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Proposal for a EN 149 acceptable reprocessing method for FFP2 respirators in times of severe shortage

Abstract

Introduction

Transmission of SARS-CoV-2 to health care workers (HCW) poses a major burden in the current COVID-19 pandemic. Unprotected exposure to a COVID-19 patient is a key risk factor for HCWs. Transmission mainly occurs by droplet transmission, or by aerosol generating procedures. Respirators such as filtering face piece masks (FFP2), also called respirators, are required to prevent transmission during aerosol generating procedures, as part of the personal protective equipment (PPE) for HCWs. However, many HCW were infected due to lack of PPE, or failure to use them. Therefore, the worldwide shortage of respirators triggered the development of reprocessing used FFP2 respirators or N95 respirators as standard in the US. Our proposal with H2O2 plasma sterilization for decontamination allows to reprocess FFP2, while they still meet the filtration efficiency required by EN 149. The protocol is simple, uses available resources in hospitals and can be rapidly implemented to decrease the shortage of respirators during this crisis. The goal of the study was the evaluate if respirators can be reprocessed and still fulfill the requirements for filtration efficiency outlined by EN 149.

Methods

Used FFP2 respirators – Model 3 M Aura™ 1862+ − were sterilized using a low temperature process hydrogen peroxide (H2O2), V-PRO® maX Low Temperature, a FDA (Food and Drug Administration) approved method to decontaminate FFP2 respirators. Decontaminated respirators were further checked for residual peroxide by a single-gas detector for H2O2. The total inward leakage of the protective respirators was quantitatively tested with 10 test persons in an atmosphere charged with paraffin aerosol according to the European Standard EN 149. The fit factor was calculated as the inverse of the total inward leakage.

Results

Ten new and ten decontaminated FFP2 respirators were tested for filtration efficiency. None of the respirators exceeded the maximum acceptable concentration of peroxide. More than 4000 respirators have been reprocessed so far, at cost of approximately 0.3 Euro/piece.

Conclusions

FFP2 respirators can be safely reprocessed once after decontamination with plasma peroxide sterilization, whereafter they still fulfill EN 149 requirements. This allows to almost double the current number of available FFP2 respirators.

Introduction

March 11, 2020, the World Health Organization (WHO) declared coronavirus disease (COVID-19) a pandemic [1, 2]. More than 2 million individuals have been infected on all continents. At least a part of COVID-19 patients appear to be infectious 2–3 days prior to present symptoms [3]. Current infection control practices for PPE includes gloves, gowns and surgical respirator as minimum standard of care for treating COVID-19 patients in hospitals. During aerosol generating procedures, wearing FFP2 respirators is recommended by the WHO and many national authorities. However, the demand for respirators largely exceeds available resources. Lacking PPE, many HCWs were exposed to COVID-19 patients without appropriate PPE, and contracted the disease [4, 5].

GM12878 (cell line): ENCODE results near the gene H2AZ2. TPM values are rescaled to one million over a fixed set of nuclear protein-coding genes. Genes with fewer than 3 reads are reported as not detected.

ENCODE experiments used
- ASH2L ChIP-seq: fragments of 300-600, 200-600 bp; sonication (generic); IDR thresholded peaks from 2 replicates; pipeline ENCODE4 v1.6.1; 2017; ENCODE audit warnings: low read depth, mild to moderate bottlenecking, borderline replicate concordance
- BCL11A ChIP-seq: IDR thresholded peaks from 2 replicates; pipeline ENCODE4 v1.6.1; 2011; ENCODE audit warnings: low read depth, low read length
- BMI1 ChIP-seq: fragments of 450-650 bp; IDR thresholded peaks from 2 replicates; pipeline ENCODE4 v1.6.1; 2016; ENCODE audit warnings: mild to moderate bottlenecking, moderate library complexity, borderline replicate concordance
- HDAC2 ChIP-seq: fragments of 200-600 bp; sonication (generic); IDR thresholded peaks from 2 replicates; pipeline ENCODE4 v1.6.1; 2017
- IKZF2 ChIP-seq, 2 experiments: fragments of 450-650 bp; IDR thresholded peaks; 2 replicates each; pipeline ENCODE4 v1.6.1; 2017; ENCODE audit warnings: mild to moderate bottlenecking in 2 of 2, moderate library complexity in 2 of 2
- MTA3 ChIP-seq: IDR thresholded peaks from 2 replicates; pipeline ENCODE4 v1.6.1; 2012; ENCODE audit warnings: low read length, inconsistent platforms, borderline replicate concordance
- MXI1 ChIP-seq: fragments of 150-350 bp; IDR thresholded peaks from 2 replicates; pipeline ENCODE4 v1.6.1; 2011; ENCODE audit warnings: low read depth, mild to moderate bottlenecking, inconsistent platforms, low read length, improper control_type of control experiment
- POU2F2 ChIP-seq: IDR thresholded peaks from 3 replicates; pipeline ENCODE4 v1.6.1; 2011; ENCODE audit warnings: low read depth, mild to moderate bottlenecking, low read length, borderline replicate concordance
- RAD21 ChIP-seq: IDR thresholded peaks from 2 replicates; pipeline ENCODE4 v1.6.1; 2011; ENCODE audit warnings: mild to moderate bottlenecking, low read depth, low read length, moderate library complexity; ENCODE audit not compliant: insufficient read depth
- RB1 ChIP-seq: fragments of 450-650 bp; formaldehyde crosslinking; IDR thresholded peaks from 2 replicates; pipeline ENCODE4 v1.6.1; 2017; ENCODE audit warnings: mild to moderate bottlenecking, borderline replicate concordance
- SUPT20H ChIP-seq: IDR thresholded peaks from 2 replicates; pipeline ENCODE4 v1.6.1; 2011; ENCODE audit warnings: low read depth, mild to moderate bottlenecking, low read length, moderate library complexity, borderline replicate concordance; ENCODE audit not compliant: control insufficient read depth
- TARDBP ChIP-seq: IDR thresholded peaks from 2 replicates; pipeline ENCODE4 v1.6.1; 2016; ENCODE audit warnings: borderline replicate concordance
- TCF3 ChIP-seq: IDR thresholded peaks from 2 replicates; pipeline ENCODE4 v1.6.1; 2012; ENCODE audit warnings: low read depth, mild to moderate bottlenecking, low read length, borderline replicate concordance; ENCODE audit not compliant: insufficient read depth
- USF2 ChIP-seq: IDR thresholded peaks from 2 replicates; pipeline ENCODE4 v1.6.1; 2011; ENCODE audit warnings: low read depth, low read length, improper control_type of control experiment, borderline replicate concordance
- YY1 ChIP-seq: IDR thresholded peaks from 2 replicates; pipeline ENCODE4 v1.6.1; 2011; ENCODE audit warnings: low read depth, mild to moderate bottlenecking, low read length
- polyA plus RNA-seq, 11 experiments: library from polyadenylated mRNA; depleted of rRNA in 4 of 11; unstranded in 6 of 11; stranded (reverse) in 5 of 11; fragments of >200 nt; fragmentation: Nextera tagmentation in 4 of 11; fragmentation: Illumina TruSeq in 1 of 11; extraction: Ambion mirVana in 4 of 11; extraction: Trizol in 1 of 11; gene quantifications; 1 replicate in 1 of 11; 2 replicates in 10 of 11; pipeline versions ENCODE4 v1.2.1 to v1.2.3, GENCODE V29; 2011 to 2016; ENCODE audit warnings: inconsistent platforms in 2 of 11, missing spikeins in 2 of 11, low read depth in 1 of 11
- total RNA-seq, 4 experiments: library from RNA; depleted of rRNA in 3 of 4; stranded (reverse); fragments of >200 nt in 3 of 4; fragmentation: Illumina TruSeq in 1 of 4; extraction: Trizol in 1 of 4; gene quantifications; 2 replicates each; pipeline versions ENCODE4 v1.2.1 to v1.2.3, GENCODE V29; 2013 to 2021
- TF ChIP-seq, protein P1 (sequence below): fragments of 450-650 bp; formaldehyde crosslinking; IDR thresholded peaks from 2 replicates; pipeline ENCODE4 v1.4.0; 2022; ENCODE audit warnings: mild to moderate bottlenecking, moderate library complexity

As the use of respirators increases, while supplies are limited, strategies to extend their use have been proposed. In the US, Emergency Use Authorization (EUA) allows to use today even expired National Institute for Occupational Safety and Health (NIOSH) -approved respirators. The Centers for Disease Control and Prevention (CDC) has also issued guidelines on how to create your own cloth respirator. However, filtration efficiency of these cloth respirators is much lower than that of commercially available respirators [6, 7]. One study claimed for influenza, that respirators “can effectively serve as personal bio aerosol samplers.” [8].

Dry heat, UV light and ethylene oxide have been used to decontaminate respirators, but did not ensure efficiency of filtering after decontamination [9]. The protocol of Nebraska (https://www.nebraskamed.com/sites/default/files/documents/covid-19/n-95-decon-process.pdf) also provides an option for reprocessing. In the US, the FDA finally approved on March 30, 2020, the “Battelle respirator-sterilizing technology” for multiple N95 respirators reprocessing using hydrogen peroxide vapour (Clarus C system, Bioquell, Horsham, PA). The system allows safe reprocessing without losing filtration efficiency (https://www.battelle.org/newsroom/news-details/coronavirus-fda-provides-full-ok-for-battelle-respirator-sterilizing-technology).

However, all protocols have some deficiencies, require a an Ultraviolet C (UVc) Light-Emitting Device in the hospital or are dependent on a commercially available reprocessing company, or are not ready for hospitals within days or weeks of shortage.